distribution of anonymous campaign material violated First Arnendment rights. Mcintyre, supra,

at 357. In Bailey v. Maine Commission ofGovernmental Ethics and Election Practices, 900 F.

Supp. 2d 75, at 83-86 (2012), the District Court diséussed what it described as "the tension

between Citizens United and Mcintvre."

In upholding Maine's statutory disclosure requirements against First Arnendment

challenges based in part upon Mclntyre, supra, the District Court distinguished Bailey from

Mclntyre, in severa! respects. Bailey, supra, at 86. First, the District Court noted that the Maine

disclosure statute was a narrowly drawn law dealing with express advocacy of candidates rather

than speech related to ballot initiatives or issues. Second, Bailey was expressly advocating the

defeat of a gubematorial candidate shortly prior to the election. Also, the District Court

emphasized that Bailey was an experienced política! operative connected with an opposing

campaign in the election process whereas Mrs. Mclntyre was a prívate citizen expressing her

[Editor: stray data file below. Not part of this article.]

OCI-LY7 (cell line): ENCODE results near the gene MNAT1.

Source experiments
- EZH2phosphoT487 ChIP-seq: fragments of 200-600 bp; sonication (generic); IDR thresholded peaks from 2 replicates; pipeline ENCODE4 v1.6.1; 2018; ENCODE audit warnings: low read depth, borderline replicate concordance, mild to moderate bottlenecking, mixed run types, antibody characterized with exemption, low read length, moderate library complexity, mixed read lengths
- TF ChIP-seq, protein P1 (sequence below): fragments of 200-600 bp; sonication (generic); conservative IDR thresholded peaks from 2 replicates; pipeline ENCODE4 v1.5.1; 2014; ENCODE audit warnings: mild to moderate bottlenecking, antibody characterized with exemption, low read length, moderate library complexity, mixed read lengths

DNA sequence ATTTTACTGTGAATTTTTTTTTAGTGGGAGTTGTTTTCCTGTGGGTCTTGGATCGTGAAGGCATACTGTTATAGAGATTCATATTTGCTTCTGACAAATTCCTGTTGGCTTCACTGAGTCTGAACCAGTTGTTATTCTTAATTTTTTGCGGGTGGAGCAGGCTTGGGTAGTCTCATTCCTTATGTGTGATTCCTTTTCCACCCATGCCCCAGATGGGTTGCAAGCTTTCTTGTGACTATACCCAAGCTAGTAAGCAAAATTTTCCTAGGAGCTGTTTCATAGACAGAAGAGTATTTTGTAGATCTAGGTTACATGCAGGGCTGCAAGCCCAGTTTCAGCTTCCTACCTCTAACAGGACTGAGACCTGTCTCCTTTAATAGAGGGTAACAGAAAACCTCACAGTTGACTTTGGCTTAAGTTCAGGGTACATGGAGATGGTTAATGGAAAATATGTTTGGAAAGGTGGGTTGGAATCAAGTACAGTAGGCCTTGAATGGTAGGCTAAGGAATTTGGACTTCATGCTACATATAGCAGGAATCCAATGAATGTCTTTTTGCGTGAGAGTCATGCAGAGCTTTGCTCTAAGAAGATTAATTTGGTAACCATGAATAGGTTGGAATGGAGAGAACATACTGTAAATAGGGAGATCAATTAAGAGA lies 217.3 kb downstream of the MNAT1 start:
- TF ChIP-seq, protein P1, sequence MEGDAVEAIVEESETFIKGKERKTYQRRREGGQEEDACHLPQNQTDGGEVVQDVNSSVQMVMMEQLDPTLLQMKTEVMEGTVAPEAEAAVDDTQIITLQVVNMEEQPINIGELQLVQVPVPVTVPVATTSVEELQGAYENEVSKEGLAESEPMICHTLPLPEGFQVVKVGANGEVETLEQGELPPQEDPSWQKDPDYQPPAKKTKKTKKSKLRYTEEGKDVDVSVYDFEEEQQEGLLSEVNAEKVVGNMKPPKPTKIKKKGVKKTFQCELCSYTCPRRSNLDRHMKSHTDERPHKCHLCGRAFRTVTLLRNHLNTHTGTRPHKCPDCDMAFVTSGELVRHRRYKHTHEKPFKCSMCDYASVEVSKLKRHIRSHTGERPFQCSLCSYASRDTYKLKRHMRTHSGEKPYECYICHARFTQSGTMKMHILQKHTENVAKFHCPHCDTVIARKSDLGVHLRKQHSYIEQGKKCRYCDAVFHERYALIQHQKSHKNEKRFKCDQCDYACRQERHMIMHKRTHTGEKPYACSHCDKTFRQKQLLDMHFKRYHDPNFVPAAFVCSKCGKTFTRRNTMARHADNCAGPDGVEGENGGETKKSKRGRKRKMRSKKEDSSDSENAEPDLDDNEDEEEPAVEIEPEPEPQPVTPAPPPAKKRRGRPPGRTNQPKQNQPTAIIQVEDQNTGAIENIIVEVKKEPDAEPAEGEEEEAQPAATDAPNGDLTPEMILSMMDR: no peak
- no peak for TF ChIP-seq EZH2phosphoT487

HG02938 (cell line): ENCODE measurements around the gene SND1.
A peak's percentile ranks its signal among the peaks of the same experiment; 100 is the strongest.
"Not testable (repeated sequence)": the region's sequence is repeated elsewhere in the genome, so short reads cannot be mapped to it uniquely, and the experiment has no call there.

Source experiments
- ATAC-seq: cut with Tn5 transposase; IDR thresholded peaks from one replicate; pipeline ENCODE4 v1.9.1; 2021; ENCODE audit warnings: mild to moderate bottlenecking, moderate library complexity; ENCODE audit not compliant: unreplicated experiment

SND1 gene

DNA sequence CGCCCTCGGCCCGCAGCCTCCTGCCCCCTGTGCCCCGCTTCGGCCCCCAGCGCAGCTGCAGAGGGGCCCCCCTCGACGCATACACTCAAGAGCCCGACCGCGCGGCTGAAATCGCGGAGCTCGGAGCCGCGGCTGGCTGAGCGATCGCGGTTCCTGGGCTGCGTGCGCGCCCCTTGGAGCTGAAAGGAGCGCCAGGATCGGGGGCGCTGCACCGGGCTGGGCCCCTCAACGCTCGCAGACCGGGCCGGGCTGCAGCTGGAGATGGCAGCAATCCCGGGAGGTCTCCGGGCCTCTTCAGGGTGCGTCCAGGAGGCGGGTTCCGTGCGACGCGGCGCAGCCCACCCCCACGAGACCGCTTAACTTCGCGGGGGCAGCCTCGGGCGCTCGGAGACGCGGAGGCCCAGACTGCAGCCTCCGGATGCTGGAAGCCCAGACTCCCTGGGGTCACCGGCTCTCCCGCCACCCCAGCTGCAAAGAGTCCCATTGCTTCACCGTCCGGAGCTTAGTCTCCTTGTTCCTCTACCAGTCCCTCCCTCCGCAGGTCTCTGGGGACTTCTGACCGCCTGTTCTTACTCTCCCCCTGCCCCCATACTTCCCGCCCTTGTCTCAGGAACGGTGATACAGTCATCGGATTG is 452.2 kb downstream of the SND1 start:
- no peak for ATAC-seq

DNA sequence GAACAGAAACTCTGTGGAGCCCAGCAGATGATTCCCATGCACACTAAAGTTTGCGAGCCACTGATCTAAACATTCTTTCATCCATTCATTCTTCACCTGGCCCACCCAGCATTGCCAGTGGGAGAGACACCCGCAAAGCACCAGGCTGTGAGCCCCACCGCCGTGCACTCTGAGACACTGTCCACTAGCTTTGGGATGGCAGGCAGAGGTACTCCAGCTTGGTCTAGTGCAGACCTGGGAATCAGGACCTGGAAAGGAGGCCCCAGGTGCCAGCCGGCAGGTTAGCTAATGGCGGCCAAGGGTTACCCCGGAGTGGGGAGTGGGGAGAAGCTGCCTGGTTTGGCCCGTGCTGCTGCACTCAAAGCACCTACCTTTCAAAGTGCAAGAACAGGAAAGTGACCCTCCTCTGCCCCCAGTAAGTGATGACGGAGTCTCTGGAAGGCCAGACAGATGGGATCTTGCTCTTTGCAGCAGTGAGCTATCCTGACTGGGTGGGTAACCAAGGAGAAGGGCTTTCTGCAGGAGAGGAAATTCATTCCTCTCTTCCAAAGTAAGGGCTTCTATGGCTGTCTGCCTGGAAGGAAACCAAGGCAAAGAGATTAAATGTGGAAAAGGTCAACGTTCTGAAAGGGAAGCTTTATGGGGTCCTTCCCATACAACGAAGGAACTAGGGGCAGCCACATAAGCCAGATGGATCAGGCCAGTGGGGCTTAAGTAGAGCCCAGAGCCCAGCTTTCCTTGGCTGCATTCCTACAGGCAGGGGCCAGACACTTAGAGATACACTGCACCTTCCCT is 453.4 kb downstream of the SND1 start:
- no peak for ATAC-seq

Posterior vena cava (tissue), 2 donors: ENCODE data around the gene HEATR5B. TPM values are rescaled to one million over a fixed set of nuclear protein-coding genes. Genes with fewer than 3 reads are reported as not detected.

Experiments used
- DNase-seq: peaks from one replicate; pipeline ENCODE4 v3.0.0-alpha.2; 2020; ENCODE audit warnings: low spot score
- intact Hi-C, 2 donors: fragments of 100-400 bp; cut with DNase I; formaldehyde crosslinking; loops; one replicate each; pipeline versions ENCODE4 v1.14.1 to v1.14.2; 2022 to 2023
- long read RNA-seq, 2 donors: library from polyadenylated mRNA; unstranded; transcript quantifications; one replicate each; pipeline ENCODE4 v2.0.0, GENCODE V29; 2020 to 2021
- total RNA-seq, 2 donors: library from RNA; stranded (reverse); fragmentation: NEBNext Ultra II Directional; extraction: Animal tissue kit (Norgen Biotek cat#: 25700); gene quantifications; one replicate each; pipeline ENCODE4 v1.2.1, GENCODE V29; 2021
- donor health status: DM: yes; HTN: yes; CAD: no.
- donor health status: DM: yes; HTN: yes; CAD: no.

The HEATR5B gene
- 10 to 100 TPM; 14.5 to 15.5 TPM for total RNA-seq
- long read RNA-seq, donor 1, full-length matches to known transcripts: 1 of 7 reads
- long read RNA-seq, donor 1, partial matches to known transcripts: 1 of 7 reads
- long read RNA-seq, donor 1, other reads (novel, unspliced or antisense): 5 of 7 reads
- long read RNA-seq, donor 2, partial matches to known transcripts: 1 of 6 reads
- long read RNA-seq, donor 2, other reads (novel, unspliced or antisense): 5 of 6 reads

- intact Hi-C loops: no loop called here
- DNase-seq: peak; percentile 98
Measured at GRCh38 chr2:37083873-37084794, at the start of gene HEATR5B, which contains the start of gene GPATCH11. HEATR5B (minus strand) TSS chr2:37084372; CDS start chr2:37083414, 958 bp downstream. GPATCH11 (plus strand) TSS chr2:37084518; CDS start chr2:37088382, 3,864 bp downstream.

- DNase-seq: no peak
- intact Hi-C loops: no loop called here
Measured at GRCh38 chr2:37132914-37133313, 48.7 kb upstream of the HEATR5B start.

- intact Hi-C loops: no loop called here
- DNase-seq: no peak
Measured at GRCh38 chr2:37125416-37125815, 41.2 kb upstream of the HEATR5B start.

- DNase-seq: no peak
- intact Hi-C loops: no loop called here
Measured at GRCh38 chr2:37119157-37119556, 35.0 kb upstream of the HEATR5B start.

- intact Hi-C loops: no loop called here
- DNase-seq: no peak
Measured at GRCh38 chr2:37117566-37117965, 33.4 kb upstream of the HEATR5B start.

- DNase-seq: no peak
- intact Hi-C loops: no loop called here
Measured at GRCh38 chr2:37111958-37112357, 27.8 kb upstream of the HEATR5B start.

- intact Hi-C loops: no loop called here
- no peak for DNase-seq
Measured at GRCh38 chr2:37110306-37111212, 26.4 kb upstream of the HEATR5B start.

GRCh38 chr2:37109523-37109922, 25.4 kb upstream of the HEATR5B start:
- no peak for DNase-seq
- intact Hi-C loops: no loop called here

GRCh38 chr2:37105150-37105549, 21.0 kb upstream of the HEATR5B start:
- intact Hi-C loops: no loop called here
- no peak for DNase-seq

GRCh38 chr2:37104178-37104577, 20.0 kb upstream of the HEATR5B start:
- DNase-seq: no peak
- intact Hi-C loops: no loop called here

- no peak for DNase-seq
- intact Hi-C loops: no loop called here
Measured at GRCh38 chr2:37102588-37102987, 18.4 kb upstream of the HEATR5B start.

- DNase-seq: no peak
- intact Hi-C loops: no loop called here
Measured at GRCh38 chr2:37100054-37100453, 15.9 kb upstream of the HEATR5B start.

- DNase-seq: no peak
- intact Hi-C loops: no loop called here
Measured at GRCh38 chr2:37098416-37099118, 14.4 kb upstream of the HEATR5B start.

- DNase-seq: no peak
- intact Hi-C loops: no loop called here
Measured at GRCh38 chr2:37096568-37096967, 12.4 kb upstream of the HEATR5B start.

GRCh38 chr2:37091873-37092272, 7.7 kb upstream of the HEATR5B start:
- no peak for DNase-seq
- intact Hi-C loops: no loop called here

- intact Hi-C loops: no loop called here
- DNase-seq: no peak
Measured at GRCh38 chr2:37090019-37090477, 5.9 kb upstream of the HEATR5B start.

personal views on a ballot issue. In addition, Mrs. Mclntyre had acted truly independently while

Bailey was closely associated with an opposing candidate and campaign in the Maine

gubematorial elections. The right to speak anonymously as addressed in Mclntyre v. Ohio was

addressed in an opinion ofthe Maryland Attomey General. 80 Op. Att'y Gen. 110 (May 16,

1995). In reviewing the effect ofMcintyre, supra, upon a former version ofthe Maryland

Disclaimer Law, the Attomey General opined that certain sections of the former statute were

unconstitutional and could not be enforced against individuals independently producing
campaign material, however, the Attomey General also opined that the provisions ofthe former
statute could be enforced against candidates, campaign treasurers, political committees, and

others acting in coordination with such cam~aigns. Opinions ofthe Attomey General are

entitled to careful consideration, however such opinions are not binding upon the Court.

Montgomery County v. Atlantic Guns. Inc., 302 Md. 540 (1985); Scott v. Clerk ofCircuit Court

for Frederick County, 112 Md. App. 234 (1996). In considering the referenced opinion ofthe

Attomey General in this case, the Court notes that the opinion was issued prior to and without

the benefit of consideration ofthe reasoning and rules stated in McConnell, supra; WRTL,

supra; Citizens United v. FEC, supra; and Bailey v. Maine Commission, supra.

In this case, an issue is raised asto whether the Telephone Consumer Protection Act

. preempts Maryland's Election . Law Statute. The Maryland Telephone Consumer

Protection Act ("MTCPA"), MD Ann. Code, Commercial Law Article, §§ 14-3201- 14-3202

prohibits a person from violating the TCPA, 47 U.S.C. §277, as implemented by the ·Federal